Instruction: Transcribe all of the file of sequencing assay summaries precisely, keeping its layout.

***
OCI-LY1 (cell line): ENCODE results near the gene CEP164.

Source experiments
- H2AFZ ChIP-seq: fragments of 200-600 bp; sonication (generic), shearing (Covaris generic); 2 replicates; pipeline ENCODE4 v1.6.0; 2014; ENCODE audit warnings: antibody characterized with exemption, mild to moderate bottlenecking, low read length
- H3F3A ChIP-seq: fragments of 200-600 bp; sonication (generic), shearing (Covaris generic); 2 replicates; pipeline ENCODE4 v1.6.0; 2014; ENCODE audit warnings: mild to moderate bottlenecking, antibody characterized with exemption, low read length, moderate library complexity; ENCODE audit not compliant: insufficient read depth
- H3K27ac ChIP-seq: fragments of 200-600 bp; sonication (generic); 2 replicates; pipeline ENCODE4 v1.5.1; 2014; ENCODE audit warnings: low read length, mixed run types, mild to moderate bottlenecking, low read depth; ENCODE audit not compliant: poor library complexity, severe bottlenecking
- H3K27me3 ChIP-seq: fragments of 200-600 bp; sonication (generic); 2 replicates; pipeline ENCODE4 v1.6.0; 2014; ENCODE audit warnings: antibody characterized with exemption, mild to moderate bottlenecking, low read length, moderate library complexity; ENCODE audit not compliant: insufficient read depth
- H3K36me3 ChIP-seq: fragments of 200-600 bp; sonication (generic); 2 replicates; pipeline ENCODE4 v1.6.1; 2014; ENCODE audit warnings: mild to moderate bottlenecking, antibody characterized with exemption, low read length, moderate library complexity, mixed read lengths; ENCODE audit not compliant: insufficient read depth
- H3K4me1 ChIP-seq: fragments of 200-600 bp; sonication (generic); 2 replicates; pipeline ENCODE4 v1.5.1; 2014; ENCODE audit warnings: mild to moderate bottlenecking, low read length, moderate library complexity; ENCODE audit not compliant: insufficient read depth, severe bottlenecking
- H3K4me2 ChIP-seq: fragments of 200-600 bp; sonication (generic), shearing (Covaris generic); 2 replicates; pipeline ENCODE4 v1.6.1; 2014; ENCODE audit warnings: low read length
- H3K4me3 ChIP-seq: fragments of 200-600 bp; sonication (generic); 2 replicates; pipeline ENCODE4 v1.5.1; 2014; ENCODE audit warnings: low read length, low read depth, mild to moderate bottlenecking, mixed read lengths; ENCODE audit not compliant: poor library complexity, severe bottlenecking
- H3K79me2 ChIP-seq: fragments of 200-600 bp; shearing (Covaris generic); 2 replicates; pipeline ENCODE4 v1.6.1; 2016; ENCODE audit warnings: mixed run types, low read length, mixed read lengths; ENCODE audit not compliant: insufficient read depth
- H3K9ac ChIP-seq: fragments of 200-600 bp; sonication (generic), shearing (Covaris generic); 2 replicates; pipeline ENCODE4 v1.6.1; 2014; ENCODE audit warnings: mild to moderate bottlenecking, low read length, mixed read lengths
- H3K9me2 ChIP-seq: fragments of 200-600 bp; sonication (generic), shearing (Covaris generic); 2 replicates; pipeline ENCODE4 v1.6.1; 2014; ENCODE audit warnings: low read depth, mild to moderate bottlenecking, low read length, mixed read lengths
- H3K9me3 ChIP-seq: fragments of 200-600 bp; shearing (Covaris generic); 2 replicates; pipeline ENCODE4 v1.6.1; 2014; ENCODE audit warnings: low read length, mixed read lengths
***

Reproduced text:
OCI-LY1 (cell line): ENCODE results near the gene CEP164.

Source experiments
- H2AFZ ChIP-seq: fragments of 200-600 bp; sonication (generic), shearing (Covaris generic); 2 replicates; pipeline ENCODE4 v1.6.0; 2014; ENCODE audit warnings: antibody characterized with exemption, mild to moderate bottlenecking, low read length
- H3F3A ChIP-seq: fragments of 200-600 bp; sonication (generic), shearing (Covaris generic); 2 replicates; pipeline ENCODE4 v1.6.0; 2014; ENCODE audit warnings: mild to moderate bottlenecking, antibody characterized with exemption, low read length, moderate library complexity; ENCODE audit not compliant: insufficient read depth
- H3K27ac ChIP-seq: fragments of 200-600 bp; sonication (generic); 2 replicates; pipeline ENCODE4 v1.5.1; 2014; ENCODE audit warnings: low read length, mixed run types, mild to moderate bottlenecking, low read depth; ENCODE audit not compliant: poor library complexity, severe bottlenecking
- H3K27me3 ChIP-seq: fragments of 200-600 bp; sonication (generic); 2 replicates; pipeline ENCODE4 v1.6.0; 2014; ENCODE audit warnings: antibody characterized with exemption, mild to moderate bottlenecking, low read length, moderate library complexity; ENCODE audit not compliant: insufficient read depth
- H3K36me3 ChIP-seq: fragments of 200-600 bp; sonication (generic); 2 replicates; pipeline ENCODE4 v1.6.1; 2014; ENCODE audit warnings: mild to moderate bottlenecking, antibody characterized with exemption, low read length, moderate library complexity, mixed read lengths; ENCODE audit not compliant: insufficient read depth
- H3K4me1 ChIP-seq: fragments of 200-600 bp; sonication (generic); 2 replicates; pipeline ENCODE4 v1.5.1; 2014; ENCODE audit warnings: mild to moderate bottlenecking, low read length, moderate library complexity; ENCODE audit not compliant: insufficient read depth, severe bottlenecking
- H3K4me2 ChIP-seq: fragments of 200-600 bp; sonication (generic), shearing (Covaris generic); 2 replicates; pipeline ENCODE4 v1.6.1; 2014; ENCODE audit warnings: low read length
- H3K4me3 ChIP-seq: fragments of 200-600 bp; sonication (generic); 2 replicates; pipeline ENCODE4 v1.5.1; 2014; ENCODE audit warnings: low read length, low read depth, mild to moderate bottlenecking, mixed read lengths; ENCODE audit not compliant: poor library complexity, severe bottlenecking
- H3K79me2 ChIP-seq: fragments of 200-600 bp; shearing (Covaris generic); 2 replicates; pipeline ENCODE4 v1.6.1; 2016; ENCODE audit warnings: mixed run types, low read length, mixed read lengths; ENCODE audit not compliant: insufficient read depth
- H3K9ac ChIP-seq: fragments of 200-600 bp; sonication (generic), shearing (Covaris generic); 2 replicates; pipeline ENCODE4 v1.6.1; 2014; ENCODE audit warnings: mild to moderate bottlenecking, low read length, mixed read lengths
- H3K9me2 ChIP-seq: fragments of 200-600 bp; sonication (generic), shearing (Covaris generic); 2 replicates; pipeline ENCODE4 v1.6.1; 2014; ENCODE audit warnings: low read depth, mild to moderate bottlenecking, low read length, mixed read lengths
- H3K9me3 ChIP-seq: fragments of 200-600 bp; shearing (Covaris generic); 2 replicates; pipeline ENCODE4 v1.6.1; 2014; ENCODE audit warnings: low read length, mixed read lengths